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What is CAC (Customer Acquisition Cost)?
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Customer acquisition cost or CAC should be the full cost of acquiring users, stated on a per user basis. Unfortunately, CAC metrics come in all shapes and sizes.

One common problem with CAC metrics is failing to include all the costs incurred in user acquisition such as referral fees, credits, or discounts. Another common problem is to calculate CAC as a “blended” cost (including users acquired organically) rather than isolating users acquired through “paid” marketing. While blended CAC [total acquisition cost / total new customers acquired across all channels] isn’t wrong, it doesn’t inform how well your paid campaigns are working and whether they’re profitable.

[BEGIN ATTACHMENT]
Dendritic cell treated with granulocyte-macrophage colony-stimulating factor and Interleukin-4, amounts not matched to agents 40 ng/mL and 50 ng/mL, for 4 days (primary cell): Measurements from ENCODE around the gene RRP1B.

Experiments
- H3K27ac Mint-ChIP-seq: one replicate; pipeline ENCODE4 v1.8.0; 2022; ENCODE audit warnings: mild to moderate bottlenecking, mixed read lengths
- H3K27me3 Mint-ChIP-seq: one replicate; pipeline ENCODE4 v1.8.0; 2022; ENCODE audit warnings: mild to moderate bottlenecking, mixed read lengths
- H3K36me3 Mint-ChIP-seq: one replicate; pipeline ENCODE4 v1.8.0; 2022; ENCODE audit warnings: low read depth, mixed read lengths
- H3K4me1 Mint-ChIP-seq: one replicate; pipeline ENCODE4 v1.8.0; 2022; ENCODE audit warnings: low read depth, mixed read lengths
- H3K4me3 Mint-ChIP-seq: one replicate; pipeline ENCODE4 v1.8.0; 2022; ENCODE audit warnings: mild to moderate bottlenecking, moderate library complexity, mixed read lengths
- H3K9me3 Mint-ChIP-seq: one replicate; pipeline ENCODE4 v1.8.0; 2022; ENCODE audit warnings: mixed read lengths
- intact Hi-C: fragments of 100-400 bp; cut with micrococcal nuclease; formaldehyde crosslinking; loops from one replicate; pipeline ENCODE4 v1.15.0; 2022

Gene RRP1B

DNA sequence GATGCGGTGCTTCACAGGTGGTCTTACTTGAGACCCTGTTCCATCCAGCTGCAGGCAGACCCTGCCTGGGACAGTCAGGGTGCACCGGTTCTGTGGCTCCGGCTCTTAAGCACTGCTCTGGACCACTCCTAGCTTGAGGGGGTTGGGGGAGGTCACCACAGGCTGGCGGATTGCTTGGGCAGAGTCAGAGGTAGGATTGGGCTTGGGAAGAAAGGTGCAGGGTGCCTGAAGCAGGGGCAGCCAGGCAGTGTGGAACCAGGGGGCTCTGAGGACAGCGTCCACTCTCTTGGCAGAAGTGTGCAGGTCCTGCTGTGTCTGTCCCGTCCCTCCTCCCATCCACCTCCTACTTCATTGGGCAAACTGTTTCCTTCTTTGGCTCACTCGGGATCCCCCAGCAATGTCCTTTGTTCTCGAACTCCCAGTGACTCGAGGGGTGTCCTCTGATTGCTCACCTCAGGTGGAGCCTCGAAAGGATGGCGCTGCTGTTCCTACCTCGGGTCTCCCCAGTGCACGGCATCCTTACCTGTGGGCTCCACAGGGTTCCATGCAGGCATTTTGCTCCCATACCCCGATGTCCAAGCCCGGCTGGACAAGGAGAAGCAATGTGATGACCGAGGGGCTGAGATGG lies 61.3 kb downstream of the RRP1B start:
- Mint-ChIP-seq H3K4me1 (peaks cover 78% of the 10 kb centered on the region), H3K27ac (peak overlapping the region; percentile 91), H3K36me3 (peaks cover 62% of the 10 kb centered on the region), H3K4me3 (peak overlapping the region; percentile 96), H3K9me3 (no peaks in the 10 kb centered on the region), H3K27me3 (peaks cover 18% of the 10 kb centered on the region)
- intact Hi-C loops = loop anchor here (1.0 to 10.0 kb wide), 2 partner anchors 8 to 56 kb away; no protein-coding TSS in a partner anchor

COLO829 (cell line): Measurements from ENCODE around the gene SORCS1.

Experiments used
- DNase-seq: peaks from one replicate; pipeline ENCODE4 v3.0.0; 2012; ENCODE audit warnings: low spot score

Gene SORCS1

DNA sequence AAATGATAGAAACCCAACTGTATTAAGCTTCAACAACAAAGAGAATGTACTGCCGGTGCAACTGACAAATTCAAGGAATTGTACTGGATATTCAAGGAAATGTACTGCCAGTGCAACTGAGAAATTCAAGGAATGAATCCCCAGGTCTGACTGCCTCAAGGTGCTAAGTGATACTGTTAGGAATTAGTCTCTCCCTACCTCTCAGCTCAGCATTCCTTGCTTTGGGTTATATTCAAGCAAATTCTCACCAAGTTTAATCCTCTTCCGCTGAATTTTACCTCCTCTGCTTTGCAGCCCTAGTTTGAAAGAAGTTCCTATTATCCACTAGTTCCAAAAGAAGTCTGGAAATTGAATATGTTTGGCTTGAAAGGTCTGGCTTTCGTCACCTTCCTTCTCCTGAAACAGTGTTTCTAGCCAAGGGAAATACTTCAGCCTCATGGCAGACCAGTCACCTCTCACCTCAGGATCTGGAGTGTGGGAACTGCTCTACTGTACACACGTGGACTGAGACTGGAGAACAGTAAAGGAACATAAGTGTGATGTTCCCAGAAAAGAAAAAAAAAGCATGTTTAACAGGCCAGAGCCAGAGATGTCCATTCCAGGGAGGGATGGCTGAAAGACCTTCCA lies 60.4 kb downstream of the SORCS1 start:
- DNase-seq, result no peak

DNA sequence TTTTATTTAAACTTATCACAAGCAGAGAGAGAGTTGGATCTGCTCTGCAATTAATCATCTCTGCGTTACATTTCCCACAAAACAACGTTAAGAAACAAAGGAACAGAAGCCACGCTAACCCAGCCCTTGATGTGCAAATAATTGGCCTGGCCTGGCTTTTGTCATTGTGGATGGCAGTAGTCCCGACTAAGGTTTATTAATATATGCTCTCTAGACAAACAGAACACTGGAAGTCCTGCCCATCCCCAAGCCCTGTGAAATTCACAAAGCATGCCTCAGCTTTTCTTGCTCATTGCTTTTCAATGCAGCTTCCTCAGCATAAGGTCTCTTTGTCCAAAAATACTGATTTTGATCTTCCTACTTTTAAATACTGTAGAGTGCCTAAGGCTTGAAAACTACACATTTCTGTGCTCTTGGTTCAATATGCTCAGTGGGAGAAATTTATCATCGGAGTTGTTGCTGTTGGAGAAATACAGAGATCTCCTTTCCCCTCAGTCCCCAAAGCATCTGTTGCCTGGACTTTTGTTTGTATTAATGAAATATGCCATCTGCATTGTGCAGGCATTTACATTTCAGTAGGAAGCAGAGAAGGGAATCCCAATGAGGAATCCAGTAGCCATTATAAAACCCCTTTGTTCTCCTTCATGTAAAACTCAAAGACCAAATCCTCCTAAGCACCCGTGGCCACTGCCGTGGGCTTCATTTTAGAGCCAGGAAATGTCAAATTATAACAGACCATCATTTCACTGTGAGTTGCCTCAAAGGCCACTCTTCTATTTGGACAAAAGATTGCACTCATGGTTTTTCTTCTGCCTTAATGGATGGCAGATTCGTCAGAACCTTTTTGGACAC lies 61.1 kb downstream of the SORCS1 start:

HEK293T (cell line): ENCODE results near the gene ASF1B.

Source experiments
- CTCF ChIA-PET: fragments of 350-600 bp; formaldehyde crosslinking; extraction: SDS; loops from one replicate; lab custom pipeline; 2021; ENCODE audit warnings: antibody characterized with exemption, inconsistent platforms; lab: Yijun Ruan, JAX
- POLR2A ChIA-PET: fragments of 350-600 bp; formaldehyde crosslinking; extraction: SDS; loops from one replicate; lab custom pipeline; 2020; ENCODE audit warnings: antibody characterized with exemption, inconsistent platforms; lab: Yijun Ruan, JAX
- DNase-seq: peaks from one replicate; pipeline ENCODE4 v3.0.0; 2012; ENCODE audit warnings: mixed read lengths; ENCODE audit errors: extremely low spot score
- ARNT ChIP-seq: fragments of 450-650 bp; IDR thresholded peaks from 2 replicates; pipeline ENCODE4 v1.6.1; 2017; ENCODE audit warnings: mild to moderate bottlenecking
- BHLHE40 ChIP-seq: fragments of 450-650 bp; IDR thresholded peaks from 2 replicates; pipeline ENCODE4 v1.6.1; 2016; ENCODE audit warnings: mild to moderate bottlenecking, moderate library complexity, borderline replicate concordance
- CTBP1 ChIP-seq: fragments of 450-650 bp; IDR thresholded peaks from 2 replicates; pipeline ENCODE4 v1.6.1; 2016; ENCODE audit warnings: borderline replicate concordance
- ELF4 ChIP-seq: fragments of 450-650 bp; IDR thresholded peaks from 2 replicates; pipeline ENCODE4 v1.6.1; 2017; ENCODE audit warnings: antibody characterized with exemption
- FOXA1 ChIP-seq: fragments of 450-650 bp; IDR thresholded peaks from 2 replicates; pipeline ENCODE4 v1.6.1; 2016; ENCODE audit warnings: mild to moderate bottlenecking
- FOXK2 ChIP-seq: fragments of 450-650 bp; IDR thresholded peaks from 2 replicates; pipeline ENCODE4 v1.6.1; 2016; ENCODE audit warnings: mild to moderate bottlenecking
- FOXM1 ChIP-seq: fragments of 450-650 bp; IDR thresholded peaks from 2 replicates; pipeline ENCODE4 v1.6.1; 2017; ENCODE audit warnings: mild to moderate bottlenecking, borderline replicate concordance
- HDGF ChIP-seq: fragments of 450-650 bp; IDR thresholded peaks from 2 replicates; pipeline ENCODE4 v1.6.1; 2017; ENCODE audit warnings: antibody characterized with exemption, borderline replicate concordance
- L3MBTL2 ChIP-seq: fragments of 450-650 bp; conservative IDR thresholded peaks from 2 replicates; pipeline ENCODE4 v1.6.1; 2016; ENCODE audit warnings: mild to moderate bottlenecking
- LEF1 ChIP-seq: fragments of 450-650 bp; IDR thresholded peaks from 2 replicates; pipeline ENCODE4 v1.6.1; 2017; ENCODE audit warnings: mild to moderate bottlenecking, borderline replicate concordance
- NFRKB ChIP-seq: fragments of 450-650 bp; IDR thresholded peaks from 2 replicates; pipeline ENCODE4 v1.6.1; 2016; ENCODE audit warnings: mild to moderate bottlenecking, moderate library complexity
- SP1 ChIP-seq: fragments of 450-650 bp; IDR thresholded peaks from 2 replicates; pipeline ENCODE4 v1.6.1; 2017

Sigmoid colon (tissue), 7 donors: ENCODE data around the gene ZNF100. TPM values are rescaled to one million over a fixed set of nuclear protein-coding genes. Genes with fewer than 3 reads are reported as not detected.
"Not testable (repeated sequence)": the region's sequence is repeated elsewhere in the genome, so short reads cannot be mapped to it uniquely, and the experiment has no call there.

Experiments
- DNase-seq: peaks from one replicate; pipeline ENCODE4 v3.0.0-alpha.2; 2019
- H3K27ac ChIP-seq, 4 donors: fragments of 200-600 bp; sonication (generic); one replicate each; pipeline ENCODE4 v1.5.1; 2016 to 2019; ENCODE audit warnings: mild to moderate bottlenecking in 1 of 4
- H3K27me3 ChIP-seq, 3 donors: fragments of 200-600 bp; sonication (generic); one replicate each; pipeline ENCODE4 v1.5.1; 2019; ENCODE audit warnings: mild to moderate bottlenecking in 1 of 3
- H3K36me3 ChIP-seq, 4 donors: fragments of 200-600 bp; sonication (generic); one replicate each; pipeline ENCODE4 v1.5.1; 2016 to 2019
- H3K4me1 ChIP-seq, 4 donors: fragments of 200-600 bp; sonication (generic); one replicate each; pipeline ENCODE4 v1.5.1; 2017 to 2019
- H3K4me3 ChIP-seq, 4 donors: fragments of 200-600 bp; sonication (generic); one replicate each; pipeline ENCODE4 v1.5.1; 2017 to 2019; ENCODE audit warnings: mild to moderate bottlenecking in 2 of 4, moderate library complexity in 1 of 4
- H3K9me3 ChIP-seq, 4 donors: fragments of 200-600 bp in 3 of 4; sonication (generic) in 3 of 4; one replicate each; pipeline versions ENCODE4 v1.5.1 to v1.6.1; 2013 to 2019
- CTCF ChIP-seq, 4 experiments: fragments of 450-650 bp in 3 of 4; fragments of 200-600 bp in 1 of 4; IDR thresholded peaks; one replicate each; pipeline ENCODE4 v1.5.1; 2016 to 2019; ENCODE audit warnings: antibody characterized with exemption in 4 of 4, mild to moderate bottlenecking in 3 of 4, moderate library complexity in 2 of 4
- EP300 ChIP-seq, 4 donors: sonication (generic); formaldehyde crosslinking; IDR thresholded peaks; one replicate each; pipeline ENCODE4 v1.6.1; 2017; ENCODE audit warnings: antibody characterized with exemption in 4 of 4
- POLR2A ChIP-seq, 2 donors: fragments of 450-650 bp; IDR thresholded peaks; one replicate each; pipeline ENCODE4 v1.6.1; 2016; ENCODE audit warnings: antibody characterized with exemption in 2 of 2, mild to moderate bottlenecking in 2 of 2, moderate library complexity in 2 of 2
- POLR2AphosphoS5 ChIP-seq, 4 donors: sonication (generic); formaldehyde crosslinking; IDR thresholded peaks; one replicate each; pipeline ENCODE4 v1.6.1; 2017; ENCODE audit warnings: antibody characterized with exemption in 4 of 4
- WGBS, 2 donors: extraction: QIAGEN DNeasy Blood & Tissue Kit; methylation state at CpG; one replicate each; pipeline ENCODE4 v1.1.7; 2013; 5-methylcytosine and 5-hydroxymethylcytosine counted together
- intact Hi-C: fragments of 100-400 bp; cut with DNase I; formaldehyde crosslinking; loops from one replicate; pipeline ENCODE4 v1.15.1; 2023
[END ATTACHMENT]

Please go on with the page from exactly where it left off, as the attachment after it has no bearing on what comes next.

This is why investors consider paid CAC [total acquisition cost/ new customers acquired through paid marketing] to be more important than blended CAC in evaluating the viability of a business — it informs whether a company can scale up its user acquisition budget profitably. While an argument can be made in some cases that paid acquisition contributes to organic acquisition, one would need to demonstrate proof of that effect to put weight on blended CAC.

Many investors do like seeing both, however: the blended number as well as the CAC, broken out by paid/unpaid. We also like seeing the breakdown by dollars of paid customer acquisition channels: for example, how much does a paying customer cost if they were acquired via Facebook?

Counterintuitively, it turns out that costs typically go up as you try and reach a larger audience. So it might cost you \$1 to acquire your first 1,000 users, \$2 to acquire your next 10,000, and \$5 to \$10 to acquire your next 100,000. That’s why you can’t afford to ignore the metrics about volume of users acquired via each channel.

by Wooden (2,800 points)

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